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Helping a horse overcome bad experiences

This is a discussion on Helping a horse overcome bad experiences within the Horse Training forums, part of the Training Horses category
  • How to overcome bad trainers
  • Do horses forget bad experiences

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    04-16-2013, 07:09 PM
  #31
Started
You need a tree with a branch over his head, and a car innertube. Use a web halter, not a rope one. Tie innertube to tree, horse to innertube, and step away for a while. He will be tying in no time. Once he figures he can't get away, he wil sleep. Do this as much as possible.
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    04-16-2013, 07:18 PM
  #32
Showing
Quote:
Originally Posted by rookie    
Sink a post in the ground and start working on tying, then worry about the saddle. You need to teach this horse that he can't just run off whenever it suits him. Then when he stands tied you can work on brushing and use cloths that gradually get bigger until your cloth is the size of a saddle pad.
Because my phone hates the full site...

THIS TIMES A MILLION!!! Like like like like LIKE!!

Right now your horse knows that if he doesn't want to do something, all he has to do is run away. That's exactly what he's doing with the saddle. It's not necessarily that he's scared of it. It's that he knows that you can't do anything about it if he moves away from you.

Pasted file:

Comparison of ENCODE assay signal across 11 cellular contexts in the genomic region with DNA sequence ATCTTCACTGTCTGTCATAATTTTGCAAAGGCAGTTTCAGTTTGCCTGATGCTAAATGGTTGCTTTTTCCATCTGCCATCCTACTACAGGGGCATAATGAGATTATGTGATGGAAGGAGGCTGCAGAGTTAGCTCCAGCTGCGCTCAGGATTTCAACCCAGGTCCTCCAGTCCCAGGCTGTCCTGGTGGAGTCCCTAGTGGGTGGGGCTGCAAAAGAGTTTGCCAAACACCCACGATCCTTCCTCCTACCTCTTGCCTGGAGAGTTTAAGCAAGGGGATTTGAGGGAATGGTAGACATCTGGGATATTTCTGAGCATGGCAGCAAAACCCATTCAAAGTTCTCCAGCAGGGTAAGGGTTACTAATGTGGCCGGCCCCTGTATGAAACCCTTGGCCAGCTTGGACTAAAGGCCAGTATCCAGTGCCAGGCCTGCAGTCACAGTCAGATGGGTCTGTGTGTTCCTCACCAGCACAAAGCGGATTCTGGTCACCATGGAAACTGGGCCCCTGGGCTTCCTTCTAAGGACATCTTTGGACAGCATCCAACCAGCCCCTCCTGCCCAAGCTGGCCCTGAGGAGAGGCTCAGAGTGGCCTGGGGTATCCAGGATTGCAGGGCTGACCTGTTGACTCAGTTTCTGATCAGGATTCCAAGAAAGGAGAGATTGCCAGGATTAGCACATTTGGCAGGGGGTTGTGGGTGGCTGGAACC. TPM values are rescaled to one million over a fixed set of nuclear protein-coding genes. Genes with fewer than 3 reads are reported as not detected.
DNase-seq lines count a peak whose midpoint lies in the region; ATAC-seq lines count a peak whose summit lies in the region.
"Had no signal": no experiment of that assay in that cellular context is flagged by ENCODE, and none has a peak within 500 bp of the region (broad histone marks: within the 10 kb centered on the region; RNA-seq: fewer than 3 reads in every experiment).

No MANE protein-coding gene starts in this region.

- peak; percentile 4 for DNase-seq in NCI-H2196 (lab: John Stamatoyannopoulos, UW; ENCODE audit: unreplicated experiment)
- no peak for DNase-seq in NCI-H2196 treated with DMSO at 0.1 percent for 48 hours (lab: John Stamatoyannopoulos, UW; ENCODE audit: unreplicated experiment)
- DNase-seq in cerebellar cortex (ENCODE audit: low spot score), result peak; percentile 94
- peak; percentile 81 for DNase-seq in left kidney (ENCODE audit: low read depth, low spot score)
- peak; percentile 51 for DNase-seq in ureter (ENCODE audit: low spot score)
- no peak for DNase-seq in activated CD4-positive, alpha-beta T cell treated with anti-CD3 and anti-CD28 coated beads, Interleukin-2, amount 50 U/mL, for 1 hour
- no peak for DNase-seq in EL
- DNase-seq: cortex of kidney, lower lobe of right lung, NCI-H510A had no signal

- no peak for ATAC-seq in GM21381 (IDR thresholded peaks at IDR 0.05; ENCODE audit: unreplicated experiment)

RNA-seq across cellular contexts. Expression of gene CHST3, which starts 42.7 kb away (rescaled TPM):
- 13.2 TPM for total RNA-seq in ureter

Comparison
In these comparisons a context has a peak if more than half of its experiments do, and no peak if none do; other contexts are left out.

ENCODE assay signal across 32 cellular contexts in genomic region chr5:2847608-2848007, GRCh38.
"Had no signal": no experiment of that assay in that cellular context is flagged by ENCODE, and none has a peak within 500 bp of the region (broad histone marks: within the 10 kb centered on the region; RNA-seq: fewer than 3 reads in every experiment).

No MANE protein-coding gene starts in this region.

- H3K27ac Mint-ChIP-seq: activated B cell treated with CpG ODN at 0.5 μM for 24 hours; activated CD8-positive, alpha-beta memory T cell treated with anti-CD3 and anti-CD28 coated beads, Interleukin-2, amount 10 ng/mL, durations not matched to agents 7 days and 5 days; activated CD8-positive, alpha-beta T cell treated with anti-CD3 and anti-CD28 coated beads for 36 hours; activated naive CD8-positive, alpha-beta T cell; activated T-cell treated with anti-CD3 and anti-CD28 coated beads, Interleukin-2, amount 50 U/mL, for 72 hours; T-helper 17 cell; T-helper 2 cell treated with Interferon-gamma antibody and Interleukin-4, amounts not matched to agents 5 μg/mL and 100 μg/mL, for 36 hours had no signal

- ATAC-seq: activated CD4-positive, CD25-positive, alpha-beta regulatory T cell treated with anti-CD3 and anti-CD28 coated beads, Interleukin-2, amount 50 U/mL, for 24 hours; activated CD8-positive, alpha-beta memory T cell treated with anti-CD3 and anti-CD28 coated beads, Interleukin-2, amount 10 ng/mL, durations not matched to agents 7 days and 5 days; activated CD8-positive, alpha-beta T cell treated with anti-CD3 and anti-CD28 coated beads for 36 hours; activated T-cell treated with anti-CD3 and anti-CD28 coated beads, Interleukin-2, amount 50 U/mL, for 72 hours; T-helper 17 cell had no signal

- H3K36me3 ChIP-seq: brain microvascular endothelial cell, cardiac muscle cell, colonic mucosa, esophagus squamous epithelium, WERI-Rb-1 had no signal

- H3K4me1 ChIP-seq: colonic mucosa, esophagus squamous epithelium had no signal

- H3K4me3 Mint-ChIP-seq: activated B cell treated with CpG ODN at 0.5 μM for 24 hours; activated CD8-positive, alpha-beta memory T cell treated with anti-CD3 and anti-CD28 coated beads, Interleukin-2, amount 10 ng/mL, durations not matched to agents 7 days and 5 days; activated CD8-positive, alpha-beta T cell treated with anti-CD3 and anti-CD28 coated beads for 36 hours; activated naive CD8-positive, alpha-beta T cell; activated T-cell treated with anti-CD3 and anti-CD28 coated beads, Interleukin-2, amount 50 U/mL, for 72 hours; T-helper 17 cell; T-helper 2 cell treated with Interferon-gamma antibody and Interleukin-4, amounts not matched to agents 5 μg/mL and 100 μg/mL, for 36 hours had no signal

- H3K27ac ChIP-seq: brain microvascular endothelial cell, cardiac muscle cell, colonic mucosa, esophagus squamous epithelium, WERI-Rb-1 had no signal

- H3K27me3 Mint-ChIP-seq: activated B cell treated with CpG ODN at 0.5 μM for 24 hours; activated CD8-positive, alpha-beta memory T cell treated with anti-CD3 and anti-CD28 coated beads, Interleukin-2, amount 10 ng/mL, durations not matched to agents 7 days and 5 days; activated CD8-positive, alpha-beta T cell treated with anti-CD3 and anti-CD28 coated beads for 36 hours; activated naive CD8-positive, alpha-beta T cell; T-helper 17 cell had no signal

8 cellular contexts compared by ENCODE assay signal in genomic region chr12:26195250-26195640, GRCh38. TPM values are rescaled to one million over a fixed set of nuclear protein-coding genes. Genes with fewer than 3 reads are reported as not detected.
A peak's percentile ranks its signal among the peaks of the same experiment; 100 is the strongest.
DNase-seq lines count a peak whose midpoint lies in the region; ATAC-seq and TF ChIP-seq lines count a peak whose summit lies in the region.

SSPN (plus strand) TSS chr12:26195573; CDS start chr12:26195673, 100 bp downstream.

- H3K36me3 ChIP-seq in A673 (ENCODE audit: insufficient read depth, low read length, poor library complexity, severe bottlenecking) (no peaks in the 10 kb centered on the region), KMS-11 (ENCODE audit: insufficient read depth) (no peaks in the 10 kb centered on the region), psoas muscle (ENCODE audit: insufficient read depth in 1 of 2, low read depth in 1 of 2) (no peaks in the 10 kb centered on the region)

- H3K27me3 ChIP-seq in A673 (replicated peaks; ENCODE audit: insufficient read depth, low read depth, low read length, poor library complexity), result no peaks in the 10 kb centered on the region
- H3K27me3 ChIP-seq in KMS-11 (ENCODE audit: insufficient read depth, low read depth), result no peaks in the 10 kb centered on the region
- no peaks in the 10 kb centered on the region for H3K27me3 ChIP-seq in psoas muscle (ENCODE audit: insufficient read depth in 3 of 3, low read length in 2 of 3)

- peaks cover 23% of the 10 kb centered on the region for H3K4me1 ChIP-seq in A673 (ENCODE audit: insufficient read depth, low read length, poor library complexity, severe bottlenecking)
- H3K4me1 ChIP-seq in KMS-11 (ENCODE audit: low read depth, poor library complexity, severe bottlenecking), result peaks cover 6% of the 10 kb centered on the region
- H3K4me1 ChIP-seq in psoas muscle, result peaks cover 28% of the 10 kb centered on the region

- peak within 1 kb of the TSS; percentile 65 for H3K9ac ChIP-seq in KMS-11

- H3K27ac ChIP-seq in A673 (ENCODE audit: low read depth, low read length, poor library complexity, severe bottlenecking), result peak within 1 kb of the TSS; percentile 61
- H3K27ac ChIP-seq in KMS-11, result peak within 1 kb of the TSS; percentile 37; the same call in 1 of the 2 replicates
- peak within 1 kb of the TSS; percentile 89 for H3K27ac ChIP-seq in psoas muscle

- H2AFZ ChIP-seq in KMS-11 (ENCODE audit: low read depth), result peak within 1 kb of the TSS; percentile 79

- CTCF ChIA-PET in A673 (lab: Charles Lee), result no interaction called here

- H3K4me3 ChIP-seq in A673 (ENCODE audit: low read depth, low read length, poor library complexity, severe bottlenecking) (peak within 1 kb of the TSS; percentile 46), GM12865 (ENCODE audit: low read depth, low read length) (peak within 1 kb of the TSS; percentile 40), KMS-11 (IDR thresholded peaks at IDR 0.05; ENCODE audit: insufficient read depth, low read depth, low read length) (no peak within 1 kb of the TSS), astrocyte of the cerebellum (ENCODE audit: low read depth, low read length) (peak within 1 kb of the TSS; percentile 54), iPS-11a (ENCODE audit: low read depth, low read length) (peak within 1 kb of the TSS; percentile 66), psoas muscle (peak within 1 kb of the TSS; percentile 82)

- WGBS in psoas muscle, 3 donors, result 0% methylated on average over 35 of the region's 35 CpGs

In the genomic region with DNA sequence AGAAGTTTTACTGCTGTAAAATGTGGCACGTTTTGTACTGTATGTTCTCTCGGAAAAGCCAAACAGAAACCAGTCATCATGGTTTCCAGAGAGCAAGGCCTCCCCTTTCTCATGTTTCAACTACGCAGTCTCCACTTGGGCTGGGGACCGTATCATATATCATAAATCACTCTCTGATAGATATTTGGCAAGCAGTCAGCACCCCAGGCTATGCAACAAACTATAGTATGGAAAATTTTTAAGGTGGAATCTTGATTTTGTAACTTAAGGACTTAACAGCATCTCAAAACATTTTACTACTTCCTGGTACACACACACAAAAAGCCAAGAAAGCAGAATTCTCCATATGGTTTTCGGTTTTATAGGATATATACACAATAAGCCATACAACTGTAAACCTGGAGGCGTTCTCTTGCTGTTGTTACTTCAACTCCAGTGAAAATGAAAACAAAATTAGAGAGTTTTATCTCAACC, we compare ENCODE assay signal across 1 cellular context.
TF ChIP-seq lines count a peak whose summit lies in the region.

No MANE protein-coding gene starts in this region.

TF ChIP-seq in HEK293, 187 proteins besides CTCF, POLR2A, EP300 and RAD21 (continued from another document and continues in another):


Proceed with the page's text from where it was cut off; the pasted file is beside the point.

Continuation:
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    04-16-2013, 08:24 PM
  #33
Weanling
My horse needs a lot of work, I know that. My trainer said that he is pushy, dominant and loves to crowd. I was working on leading him today and he was doing fine. By the time we got to the other end of the pasture and I started brushing him, he pulled the lead rope out of my hand and ran away to his new buddy. I think he is also herd bound. I have not tried to saddle him, I'm trying to work on ground manners first. He's a brat. His pasture also has electric fence.. Can't exactly tie him to that.
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    04-16-2013, 08:36 PM
  #34
Trained
You need to find something to tie him to, and you need to find a way of stopping him breaking away from you, longer rope, run with him, chain him to your truck, something.

It took Ben two times breaking away from me to let him to learn that it was OK to do it, took me flaming MONTHS to overcome the problem I had caused.
     
    04-16-2013, 08:40 PM
  #35
Started
You bought a horse that can't tie with no facilities to teach him to tie?

Time to put your gloves on and cowgirl up. My yearling used to crowd. There was no "leading" her, I was constantly guiding her body. I would walk, then suddenly I would turn and make her pivot away from me - and quickly! Then I would walk straight, then go after her butt and make her hip-around away from me. Then we walk again. Then I might stop and make her back up 10 steps.

If a horse is going to be pushy/dominant/crowding/testing, then you have to do the same back x1000. If my horse encroaches on my space, then I come at her and make her pivot all the way around. I never relinquish my space, but make her relinquish hers twice as much. The only time she is allowed to come in is when she is invited.

Don't even think about the saddle right now. Forget about the bad experience. Be this horse's leader and the problems will solve themselves.

And stop making excuses about not having the facility to work with your horse. Tie him in his stall if you have to. Get creative or get a horse that fits into your facility better.